The blood coagulation process can be activated by one of two pathways, the tissue Factor pathway (formerly known as the extrinsic pathway) and the contact activation pathway (known as the intrinsic pathway). Tissue Factor binds to and activates Factor VII and the Tissue Factor/VIIa complex then activates Factor X and Factor IX to Xa and Ixa respectively. Factor X can also be converted to Xa by Ixa (in the presence of Factor VIII). The intrinsic pathway is activated when Factor XII comes in contact with a foreign surface. The resulting Factor XIIa then activates Factor XI, which in turn activates Factor IX. Factor Ixa then activates Factor X. Thus Factor Xa can be generated by activation of the tissue factor or contact activation pathways. Factor Xa then cleves prothrombin and the resulting thrombin converts fibrinogen to fibrin. Four of these clotting factors (Factors IX, VII, X and prothrombin) are Vitamin K dependent and therefore their activity is decreased by the Vitamin K antagonist, warfarin. The half-lives of these four Vitamin K dependent clotting factors are shown on this slide. Factor VII has the shortest half life of the Vitamin K dependent coagulation factors. However, for adequate anticoagulation one needs to reduce the other coagulation factors appropriately, including Factor II (prothrombin) which has a 60 hour half life. It takes several days after initiation of warfarin therapy to reduce Factor II and thus warfarin and heparin need to overlap for approximately 4–5 days when starting therapy.
The prothrombin time (PT) is the test most commonly used to monitor warfarin dosing. The reliability of the result of the PT is influenced adversely by the variability in the sensitivity of thromboplastin reagents used by different laboratories. This problem has been markedly reduced by reporting the PT ratio as an International Normalized Ratio (INR).
The INR is a mathematical correction that normalizes the PT ratio by adjusting for the variability in the sensitivity of the different thromboplastins.
The INR is calculated by the formula shown on this slide. The ISI is the International Sensitivity Index. Each thromboplastin is assigned an ISI which reflects the sensitivity of the thromboplastin to Warfarin-mediated reduction of the Vitamin K dependent clotting factors. By convention, the ISI of the reference thromboplastin is 1.0. The higher the ISI, the less sensitive the thromboplastin is to Warfarin-mediated reduction of the Vitamin K dependent clotting factors. The next two slides provide an example of how the ISI (sensitivity) of the thromboplastin influences the PT ratio (PTR) and how the resulting variability is corrected by expressing the results as an INR.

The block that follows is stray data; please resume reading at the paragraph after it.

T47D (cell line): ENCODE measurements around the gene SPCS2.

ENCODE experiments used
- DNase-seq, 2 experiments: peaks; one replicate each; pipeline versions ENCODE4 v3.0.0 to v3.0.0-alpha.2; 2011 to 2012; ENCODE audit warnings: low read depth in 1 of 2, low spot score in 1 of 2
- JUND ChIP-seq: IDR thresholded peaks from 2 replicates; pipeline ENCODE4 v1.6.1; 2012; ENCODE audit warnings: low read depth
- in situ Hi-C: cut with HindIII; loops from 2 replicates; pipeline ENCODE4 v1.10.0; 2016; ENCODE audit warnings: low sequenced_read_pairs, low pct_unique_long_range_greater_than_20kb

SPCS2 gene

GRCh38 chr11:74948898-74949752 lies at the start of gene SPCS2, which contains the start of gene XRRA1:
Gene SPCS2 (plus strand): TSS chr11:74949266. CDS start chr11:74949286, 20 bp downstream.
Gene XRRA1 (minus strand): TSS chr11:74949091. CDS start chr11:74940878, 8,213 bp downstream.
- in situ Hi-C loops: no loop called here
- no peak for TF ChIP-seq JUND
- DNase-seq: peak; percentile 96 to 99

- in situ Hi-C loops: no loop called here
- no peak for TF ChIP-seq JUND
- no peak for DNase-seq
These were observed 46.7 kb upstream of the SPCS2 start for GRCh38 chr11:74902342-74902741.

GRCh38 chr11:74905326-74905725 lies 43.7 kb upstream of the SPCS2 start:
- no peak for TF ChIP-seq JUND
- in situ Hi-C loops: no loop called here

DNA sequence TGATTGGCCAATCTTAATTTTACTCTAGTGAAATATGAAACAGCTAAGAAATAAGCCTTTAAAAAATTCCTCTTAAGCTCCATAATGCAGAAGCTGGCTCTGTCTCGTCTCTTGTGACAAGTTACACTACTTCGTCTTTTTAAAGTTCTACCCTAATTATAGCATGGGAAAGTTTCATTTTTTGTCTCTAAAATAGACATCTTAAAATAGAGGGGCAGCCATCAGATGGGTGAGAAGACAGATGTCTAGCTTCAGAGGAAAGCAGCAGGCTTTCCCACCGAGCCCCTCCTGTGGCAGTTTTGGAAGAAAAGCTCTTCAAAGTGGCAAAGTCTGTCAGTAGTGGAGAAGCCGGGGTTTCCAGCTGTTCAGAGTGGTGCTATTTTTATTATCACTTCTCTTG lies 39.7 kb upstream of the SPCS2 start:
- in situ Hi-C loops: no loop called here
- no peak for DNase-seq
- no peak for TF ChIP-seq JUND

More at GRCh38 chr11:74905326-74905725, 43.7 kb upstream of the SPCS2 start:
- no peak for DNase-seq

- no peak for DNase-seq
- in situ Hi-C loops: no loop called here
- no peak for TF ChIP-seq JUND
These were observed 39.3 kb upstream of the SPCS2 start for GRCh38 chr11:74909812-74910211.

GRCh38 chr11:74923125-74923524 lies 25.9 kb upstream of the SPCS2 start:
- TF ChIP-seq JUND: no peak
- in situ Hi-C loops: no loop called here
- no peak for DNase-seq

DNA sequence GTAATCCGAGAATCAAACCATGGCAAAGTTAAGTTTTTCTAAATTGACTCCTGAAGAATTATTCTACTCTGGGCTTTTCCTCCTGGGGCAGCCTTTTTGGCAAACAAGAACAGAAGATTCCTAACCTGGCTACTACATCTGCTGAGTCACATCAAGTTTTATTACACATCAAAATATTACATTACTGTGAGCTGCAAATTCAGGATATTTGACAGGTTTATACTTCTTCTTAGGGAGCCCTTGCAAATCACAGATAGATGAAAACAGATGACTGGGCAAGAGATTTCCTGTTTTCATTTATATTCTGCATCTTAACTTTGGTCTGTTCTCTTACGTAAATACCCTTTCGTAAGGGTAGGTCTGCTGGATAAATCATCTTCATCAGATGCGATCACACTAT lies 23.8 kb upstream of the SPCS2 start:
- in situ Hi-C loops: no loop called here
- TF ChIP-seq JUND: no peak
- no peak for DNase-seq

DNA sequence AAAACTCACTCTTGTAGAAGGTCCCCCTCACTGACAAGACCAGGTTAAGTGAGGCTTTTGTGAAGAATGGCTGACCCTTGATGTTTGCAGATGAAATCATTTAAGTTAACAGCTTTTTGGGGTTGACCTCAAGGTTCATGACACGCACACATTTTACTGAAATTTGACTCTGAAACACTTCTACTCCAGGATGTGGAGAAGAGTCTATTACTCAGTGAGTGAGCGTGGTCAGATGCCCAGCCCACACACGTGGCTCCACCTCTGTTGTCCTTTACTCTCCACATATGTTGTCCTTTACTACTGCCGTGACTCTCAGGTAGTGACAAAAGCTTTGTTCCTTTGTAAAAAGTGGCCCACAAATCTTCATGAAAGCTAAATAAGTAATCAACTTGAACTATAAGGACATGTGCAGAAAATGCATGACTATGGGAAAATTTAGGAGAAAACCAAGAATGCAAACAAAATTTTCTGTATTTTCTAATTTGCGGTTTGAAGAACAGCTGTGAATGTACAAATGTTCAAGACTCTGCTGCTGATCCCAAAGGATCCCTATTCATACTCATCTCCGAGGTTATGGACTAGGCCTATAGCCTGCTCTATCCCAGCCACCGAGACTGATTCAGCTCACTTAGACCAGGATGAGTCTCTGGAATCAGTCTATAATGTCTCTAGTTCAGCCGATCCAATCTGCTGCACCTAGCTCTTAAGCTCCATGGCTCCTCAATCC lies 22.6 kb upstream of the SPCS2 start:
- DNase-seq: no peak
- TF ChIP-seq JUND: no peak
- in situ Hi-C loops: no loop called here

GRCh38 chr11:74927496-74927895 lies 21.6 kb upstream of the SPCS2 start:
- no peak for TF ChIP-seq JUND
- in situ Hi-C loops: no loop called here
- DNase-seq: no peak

The four Vitamin K dependent clotting factors are synthesized in the liver.
The details of stopping warfarin and introducing heparin are listed on this slide. Full dose heparin should be discontinued approximately 4 hours preoperatively to allow the APTT to fall to normal during the invasive procedure. Thereafter, heparin can be restarted when considered safe to do so depending on the procedure. Adjusted dose subcutaneous heparin or low dose subcutaneous heparin should be discontinued approximately 12 hours pre-procedure.
This shows a dosage adjustment algorithm which has been used successfully in an anticoagulation clinic.
This slide lists the various drugs that have been reported to interact with and potentate warfarin The strength of the evidence is shown in the left hand column with level I being strongest and level IV the weakest based on the study design of the report.
This slide lists the various drugs and foods that have been reported to interact with and inhibit warfarin. The strength of the evidence is shown in the left hand column.
This slide lists the venous drugs and foods that have been reported to have no effect on warfarin The strength of the evidence is shown in the left hand column. With excessive consumption, alcohol potentiates the effect (Slide 33), but when limited to two glasses of wine /day, it has been reported not to influence the ant/coagulant effect of warfarin.